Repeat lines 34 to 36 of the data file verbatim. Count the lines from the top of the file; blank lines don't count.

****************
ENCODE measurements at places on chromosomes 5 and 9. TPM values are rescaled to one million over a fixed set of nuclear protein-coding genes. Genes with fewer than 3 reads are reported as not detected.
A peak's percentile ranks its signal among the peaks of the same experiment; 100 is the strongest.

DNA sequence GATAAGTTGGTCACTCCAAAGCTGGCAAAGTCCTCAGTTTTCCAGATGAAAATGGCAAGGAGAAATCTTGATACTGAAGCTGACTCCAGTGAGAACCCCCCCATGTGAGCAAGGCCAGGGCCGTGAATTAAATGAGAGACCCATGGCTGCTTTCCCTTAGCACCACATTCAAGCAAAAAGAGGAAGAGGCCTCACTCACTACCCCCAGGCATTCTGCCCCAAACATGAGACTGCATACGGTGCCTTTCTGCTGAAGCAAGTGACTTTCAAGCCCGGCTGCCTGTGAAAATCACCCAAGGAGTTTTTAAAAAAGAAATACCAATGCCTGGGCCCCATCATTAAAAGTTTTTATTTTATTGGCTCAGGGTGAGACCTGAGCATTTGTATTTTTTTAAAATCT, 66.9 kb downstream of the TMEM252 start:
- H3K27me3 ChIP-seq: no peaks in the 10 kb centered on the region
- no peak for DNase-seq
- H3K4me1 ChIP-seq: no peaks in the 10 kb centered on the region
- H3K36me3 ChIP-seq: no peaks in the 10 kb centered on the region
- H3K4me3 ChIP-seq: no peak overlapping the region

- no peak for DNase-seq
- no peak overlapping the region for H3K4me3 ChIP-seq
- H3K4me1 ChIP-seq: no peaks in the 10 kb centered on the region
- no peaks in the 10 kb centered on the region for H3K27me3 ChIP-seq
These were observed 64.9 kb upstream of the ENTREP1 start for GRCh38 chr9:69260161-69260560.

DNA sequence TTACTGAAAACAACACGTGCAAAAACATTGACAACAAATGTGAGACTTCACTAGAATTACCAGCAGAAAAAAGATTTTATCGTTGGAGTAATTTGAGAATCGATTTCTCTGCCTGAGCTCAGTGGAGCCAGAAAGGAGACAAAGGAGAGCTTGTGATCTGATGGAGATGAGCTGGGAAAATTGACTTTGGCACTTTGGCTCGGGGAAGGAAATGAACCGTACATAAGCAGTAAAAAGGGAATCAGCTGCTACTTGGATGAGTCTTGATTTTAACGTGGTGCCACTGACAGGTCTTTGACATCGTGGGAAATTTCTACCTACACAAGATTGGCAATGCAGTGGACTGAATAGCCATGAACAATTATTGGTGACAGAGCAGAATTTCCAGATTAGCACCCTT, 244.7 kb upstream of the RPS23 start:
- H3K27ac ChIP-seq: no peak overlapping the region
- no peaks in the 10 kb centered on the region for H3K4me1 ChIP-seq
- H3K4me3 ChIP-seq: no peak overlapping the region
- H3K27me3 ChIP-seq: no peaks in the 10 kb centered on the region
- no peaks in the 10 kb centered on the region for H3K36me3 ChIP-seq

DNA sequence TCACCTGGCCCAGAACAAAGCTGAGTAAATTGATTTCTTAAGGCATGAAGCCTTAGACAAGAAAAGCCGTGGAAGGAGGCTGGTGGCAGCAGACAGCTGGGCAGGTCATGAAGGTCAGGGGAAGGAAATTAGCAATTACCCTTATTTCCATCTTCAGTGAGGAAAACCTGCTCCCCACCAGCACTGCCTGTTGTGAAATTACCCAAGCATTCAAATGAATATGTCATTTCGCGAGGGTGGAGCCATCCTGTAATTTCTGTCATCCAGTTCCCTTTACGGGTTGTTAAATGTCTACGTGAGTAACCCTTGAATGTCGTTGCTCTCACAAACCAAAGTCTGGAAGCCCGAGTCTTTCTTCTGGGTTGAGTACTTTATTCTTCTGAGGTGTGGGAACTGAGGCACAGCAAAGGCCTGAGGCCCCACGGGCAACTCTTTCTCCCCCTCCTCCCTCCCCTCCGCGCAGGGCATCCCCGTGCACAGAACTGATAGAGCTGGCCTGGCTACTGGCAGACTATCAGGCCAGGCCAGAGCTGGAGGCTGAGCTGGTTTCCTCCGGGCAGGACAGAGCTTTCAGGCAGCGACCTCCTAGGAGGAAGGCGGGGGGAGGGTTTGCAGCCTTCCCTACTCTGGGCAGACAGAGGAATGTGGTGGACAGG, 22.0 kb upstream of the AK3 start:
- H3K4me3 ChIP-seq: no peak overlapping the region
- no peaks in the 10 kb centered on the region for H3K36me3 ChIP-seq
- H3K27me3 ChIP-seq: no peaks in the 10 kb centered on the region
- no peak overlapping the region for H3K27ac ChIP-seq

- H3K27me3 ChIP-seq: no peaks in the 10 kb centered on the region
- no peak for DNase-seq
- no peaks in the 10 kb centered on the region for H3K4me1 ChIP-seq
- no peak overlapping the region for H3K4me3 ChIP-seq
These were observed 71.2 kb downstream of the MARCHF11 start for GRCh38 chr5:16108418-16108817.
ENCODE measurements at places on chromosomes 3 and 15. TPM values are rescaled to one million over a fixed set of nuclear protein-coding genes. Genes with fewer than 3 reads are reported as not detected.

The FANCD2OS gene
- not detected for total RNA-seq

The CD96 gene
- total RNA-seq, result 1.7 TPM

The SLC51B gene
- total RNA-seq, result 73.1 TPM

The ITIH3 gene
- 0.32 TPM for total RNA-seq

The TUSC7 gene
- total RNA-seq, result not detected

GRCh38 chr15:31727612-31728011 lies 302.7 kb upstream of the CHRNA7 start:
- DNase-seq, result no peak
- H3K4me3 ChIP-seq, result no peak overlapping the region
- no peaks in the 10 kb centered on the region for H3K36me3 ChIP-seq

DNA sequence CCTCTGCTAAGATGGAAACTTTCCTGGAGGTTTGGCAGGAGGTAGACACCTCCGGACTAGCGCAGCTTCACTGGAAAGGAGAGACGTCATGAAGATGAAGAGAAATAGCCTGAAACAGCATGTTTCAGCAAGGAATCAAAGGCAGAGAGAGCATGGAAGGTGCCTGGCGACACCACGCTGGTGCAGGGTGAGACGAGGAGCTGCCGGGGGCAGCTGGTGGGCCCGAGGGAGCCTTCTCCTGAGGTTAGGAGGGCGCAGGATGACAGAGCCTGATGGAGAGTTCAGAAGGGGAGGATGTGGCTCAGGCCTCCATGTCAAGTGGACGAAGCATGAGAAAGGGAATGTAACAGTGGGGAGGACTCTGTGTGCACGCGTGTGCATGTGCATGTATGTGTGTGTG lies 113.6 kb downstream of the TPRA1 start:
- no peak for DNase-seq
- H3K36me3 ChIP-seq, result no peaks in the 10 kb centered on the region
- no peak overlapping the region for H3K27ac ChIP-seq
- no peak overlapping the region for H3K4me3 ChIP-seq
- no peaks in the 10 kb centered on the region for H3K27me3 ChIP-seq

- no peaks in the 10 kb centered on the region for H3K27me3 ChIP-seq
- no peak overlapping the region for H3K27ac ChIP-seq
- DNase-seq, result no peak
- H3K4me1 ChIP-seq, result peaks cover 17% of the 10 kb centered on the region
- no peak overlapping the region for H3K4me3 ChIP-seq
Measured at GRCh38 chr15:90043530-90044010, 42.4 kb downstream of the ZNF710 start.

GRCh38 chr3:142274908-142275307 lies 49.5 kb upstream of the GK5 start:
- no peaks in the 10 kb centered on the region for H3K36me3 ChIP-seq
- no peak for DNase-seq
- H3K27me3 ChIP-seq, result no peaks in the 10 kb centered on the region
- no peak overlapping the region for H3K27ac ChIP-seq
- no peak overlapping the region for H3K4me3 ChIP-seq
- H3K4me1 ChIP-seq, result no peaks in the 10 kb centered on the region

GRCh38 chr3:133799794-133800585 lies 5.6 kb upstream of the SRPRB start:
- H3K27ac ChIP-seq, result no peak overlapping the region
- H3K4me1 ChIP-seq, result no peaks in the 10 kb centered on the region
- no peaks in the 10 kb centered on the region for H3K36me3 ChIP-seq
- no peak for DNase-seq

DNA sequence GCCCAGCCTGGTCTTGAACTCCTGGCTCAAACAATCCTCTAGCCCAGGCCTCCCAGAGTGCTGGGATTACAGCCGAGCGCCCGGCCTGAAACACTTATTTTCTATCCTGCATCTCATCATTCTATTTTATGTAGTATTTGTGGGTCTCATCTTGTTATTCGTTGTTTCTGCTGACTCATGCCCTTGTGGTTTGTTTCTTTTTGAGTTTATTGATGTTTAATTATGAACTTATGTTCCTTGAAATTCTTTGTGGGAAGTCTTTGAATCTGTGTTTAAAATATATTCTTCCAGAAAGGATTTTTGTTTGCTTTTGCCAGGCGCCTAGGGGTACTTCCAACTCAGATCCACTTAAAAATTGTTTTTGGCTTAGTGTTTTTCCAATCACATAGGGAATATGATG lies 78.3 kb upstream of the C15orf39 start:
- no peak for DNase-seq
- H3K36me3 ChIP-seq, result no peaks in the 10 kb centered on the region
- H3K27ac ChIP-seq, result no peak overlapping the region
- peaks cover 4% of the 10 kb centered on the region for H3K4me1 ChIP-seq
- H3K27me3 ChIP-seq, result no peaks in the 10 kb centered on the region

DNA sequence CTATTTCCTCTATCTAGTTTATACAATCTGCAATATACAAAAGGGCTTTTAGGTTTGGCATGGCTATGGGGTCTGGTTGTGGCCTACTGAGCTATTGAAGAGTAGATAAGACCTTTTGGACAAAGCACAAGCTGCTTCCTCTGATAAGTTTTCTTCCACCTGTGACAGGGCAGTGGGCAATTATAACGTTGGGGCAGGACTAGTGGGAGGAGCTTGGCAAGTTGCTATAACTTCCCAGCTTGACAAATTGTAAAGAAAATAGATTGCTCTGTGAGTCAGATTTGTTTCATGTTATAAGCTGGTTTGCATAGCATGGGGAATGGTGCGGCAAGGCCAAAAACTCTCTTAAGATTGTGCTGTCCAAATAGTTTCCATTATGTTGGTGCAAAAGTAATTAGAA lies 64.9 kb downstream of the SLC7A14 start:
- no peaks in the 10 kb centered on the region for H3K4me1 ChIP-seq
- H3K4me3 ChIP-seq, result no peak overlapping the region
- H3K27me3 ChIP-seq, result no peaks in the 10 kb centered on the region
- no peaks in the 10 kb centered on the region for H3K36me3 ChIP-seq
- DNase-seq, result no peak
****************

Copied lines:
- total RNA-seq, result 1.7 TPM

The SLC51B gene
- total RNA-seq, result 73.1 TPM